Hi Guys and Girls. Since I am writing many howtos on how to exploit different vulnerabilities in both web and operating systems using Metasploit, I thought may be it would be very helpful for beginners to make a guide to Meterpreter since it is the most widely used payload for our exploits. That begs the question as what is a payload which further begs the question of what is an exploit. To be put clearly, exploit is “a defined way in which to take advantage of the given vulnerability”. Imagine a house ( containing lots and lots of money ) is locked with a complex number lock decoding which is almost impossible, but the lock has a weakness. If you hit it very hard, the lock may break. This is its vulnerability. Now to take advantage of this vulnerability, we need something like HAMMER to hit it very hard. Here, hammer is our exploit.
Now let us define payload. A payload defines what exactly we want to do after a system is exploited. And here, meterpreter is our payload. Meterpreter has lot of advantages over other payloads. It is powerful, extensible and most importantly stealthy. It uses encrypted communication, writes nothing to disk and doesn’t create any new processes. Ok, Ok, Ok. That’ s lot of theory. Now let’s get to the main concept of this howto. For this howto, I have exploited a Windows system with Kali Linux and acquired a meterpreter session. As soon as you get the meterpreter session, type “?” or “help”. This will give all the commands available with meterpreter. In this Part 1. we will see all the file system commands. As the name implies these commands are used in filesystem manipulation.
The first command we will see is “pwd” which stands for “print working directory”. It shows the current working directory in the remote system as shown below.
“cd” stands for “change directory”. This command is used to change our working directory in the remote machine. The command “cd ..” means going one directory back. Here we did it twice to go to the “C:\” directory.
The “ls” command is used to list files and directories. For example, I want to see the contents of Desktop in my remote system. Navigate to that directory and type command “ls”. As shown below, we can see the files and directories on Desktop in remote machine.
The “cat” command allows us to create single or multiple files, see contents of file, concatenate files and redirect output in terminal or files as we require. Here, we will use the “cat” command to view the contents of the file h323log present on the remote system as shown below.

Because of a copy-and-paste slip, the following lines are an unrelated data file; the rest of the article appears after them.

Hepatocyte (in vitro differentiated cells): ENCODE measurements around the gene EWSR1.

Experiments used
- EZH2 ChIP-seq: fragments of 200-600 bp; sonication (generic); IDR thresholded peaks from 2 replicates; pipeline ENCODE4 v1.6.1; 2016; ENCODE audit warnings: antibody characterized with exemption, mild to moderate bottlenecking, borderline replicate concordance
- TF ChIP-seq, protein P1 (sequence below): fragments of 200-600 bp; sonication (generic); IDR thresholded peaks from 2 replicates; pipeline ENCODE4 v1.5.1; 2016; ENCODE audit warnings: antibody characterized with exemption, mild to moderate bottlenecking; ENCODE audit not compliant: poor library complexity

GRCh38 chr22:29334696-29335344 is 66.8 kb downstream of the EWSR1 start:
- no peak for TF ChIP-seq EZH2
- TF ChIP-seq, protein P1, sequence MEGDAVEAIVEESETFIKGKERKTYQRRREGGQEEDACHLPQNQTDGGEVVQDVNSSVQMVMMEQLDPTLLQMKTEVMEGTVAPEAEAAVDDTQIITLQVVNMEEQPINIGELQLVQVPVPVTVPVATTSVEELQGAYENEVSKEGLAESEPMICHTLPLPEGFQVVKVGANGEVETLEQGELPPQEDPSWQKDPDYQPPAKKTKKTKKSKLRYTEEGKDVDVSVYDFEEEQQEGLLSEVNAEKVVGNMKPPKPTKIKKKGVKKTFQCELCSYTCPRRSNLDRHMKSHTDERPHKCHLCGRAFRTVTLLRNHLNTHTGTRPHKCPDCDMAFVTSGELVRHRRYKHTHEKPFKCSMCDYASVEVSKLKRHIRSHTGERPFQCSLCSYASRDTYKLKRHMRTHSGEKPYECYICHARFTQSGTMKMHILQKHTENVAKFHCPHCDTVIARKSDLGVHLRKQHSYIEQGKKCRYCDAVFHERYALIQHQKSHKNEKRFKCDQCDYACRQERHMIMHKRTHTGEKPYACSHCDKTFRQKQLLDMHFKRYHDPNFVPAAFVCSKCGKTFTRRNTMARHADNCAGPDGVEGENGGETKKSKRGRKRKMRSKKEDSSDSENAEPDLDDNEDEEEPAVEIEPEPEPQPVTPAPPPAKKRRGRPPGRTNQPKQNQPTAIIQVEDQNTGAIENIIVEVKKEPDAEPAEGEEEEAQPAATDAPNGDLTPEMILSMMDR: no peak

“edit” command is used to edit the file. It will open the file in Vi editor in which we can make changes as shown below.
Here I have deleted two lines in the file.
The “mv” command is used to move the files to another directory as shown below. Here, we have moved the file h323log.txt to another directory called “cracked”.
The “search” command is used to search for specific files in the remote system as shown below.
The “download” command is used to download any files from the remote system to our system. For example, let us download the samspade file present on the Desktop of remote system to our system as shown below.
9. lpwd, getlwd, getwd
The “lpwd” and “getlwd” commands are used to print local working directory i.e the working directory of attacker system. The “getwd” command is used to get the working directory of remote system.
The “lcd” command is used to change the local working directory as shown below.
The “upload” command is used to upload any files to the remote system from our local system. Here, we have to give the exact path of the remote system where we want to upload our file as shown below.
The “rm” command is used to delete files in the remote system. We use this command generally to delete any executable files we have uploaded so that our victim doesn’t get any suspicion.
The “rmdir” command is used to delete directories since “rm” command cannot do it. Its usage is shown below.
The “mkdir” command is used to create new directories or folders on the remote system as shown below.
Hope this guide was helpful. I will be back with “part 2” soon.